Review by Mike Gallagher
*Note From Editor Mark Pezzula: I’d like you to give a nice warm welcome to Mike Gallagher, who brings his first TEFS review to us this week with Wreck-It Ralph. Hopefully Mike will continue to write reviews for TEFS in the future, but if you’re looking to check out more of his work right now, click this link and enjoy!
It terms of an entertainment medium, video games are still relatively young when compared others such as movies or television. However, gaming has also seen many changes and advancements; from the 8-bit days of Pac-man to the super hit Street Fighter 2 all the way up to the shooter oriented gaming landscape we have today. Wreck-It Ralph seeks to pay homage to the changing world of video games while still giving us a great Disney style treat in the process.
Wreck-It Ralph follows the story of Ralph (John C. Reilly) who lives in a virtual world where video game characters are living beings who treat their roles in games like jobs and are free to interact with each other when the arcade closes. Ralph’s job is to live up to his name sake and wreck stuff in the game Fix-It Felix, while the hero, named Felix (obviously), fixes them. Ralph unfortunately is always treated like the bad guy, even when he tires hard to be nice to everyone. After 30 years of this, Ralph has had enough and he decides to prove himself the hero by game jumping, a forbidden act in his world, to win a medal from the hot new game, Hero‘s Duty (a reference to today‘s popular military games). This causes a whole slew of problems from glitches to a virus-like alien swarm that threatens the very existence of the arcade leaving Ralph to prove himself a hero and stop it.
The biggest draw Wreck-It Ralph provides for older viewers such as myself is it’s various references to video game history. Gamers will have a fun time getting to see their favorite characters hang out and interact with each other. Appearances include Pac-Man, Sonic the Hedgehog, my personal favorite, Zangief from the Street Fighter series, and much more. It’s the video game equivalent of Who Framed Roger Rabbit and was my favorite aspect of the film.
Wreck it Ralph also provide some of the best voice acting I’ve heard for an animated movie as each of the main characters feel like an extension of the actor providing the voice. John C. Reilly makes a perfect tough, but loveable, Ralph and Jack McBrayer’s role as Felix doesn’t feel too far off from his Emmy nominated character Kenneth Parcell of 30 Rock. But perhaps the best of the cast would be Jane Lynch as she shines forth in her role as the no nonsense space marine, Sergeant Calhoun. Calhoun, who teams up with Felix to find Ralph, seems to be a duplicate of Jane herself as she has the same cynical delivery she is known for and it doesn’t hurt that the two bare a resemblance to each other either.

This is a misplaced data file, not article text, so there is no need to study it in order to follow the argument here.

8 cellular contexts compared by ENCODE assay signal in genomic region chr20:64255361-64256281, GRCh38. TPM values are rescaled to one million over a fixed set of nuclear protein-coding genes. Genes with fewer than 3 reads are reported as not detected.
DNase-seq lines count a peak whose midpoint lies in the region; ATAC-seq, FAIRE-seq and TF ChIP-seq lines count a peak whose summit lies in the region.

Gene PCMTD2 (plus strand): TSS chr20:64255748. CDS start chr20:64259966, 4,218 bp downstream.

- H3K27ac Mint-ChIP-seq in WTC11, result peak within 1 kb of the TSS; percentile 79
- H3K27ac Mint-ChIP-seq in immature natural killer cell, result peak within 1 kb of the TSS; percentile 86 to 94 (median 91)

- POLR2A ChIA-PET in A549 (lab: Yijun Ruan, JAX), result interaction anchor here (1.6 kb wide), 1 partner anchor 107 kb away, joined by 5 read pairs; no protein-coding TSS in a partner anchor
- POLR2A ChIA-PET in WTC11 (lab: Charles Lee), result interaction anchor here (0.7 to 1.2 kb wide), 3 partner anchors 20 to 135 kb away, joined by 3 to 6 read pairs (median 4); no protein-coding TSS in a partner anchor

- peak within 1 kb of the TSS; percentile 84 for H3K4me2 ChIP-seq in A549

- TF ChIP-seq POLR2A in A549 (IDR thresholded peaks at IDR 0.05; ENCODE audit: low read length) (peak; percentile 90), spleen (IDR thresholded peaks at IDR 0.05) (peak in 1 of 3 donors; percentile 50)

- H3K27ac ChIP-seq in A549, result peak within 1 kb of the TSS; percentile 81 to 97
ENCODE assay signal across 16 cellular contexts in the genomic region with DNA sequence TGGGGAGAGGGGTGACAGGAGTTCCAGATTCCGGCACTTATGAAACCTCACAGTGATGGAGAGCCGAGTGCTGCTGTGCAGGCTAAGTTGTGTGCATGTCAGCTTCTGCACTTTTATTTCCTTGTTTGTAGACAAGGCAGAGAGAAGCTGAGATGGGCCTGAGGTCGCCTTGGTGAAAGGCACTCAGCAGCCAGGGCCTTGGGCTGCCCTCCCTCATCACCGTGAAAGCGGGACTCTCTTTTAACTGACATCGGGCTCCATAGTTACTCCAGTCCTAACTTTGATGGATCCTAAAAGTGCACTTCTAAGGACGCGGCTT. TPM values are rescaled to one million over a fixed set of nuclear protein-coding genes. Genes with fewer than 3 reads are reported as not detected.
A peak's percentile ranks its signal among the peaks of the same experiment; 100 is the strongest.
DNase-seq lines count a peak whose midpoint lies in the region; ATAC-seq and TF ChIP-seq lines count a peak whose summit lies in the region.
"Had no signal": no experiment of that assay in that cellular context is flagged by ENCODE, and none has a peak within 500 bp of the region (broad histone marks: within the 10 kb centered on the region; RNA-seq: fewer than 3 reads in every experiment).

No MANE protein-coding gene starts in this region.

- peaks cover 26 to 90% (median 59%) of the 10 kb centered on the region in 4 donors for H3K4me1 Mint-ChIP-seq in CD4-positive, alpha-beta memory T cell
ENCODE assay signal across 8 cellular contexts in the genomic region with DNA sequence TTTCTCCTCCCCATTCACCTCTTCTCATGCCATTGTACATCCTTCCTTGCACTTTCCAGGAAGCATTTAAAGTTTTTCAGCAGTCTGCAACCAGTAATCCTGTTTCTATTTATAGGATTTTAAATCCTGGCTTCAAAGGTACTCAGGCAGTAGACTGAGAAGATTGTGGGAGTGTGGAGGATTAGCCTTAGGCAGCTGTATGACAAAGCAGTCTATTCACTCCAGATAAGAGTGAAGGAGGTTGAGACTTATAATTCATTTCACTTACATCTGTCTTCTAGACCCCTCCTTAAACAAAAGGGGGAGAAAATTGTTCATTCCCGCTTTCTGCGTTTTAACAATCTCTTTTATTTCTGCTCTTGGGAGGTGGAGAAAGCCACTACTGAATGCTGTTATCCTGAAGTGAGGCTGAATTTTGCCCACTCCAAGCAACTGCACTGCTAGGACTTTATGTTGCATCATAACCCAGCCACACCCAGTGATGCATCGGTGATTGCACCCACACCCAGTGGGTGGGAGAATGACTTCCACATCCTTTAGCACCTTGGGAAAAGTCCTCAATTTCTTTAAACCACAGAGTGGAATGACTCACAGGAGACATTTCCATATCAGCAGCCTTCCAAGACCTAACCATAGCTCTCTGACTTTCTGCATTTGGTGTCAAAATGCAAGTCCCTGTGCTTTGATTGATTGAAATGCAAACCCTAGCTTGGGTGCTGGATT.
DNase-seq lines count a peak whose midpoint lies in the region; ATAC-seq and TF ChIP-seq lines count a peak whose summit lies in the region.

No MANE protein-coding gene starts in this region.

The animation here is topnotch and it rivals the very best of Pixar. The characters are life like and fluid in their motions, with the notable exception of the older 8-bit arcade characters (who move with a jerky style – much like an 8-bit video game – a nice little added detail). The constant change in gaming worlds also gives us something new to look at and each is great in their own way. The dark and grim world of Hero’s Duty will bring to mind games like Halo or Call of Duty to mind, while the sweet and bright world of Sugar Rush, a Mario Kart style game that serves as the main setting of the film, reflects the more family oriented games you find on the Wii.
The plot of the film, while very good, dose have some faults to it. Despite the video game back drop, it is still a very much a Disney kid’s film. The plot is cute and colorful, but is very formulaic at times, especially at the film’s climax. There are a few predictable twists and turns that a careful viewer could figure out much early than the filmmakers may have wanted.
Wreck-It Ralph represents the changing attitude towards games as an entertainment medium. Much like film and even comics that have been taking over the silver screen lately, games have had some challenges to overcome to be fully accepted. We are now reaching a turning point in these challenges and are on the verge of seeing games reach the level of film in terms of artistic expression. The fact that the likes of Sonic, Q*Bert, and other classic gaming icons are included in a Disney movies is a testament to this. Much like Ralph fighting for social acceptance, games too are nearing the end of a journey for legitimacy and I for one am excited for the new possibilities that await.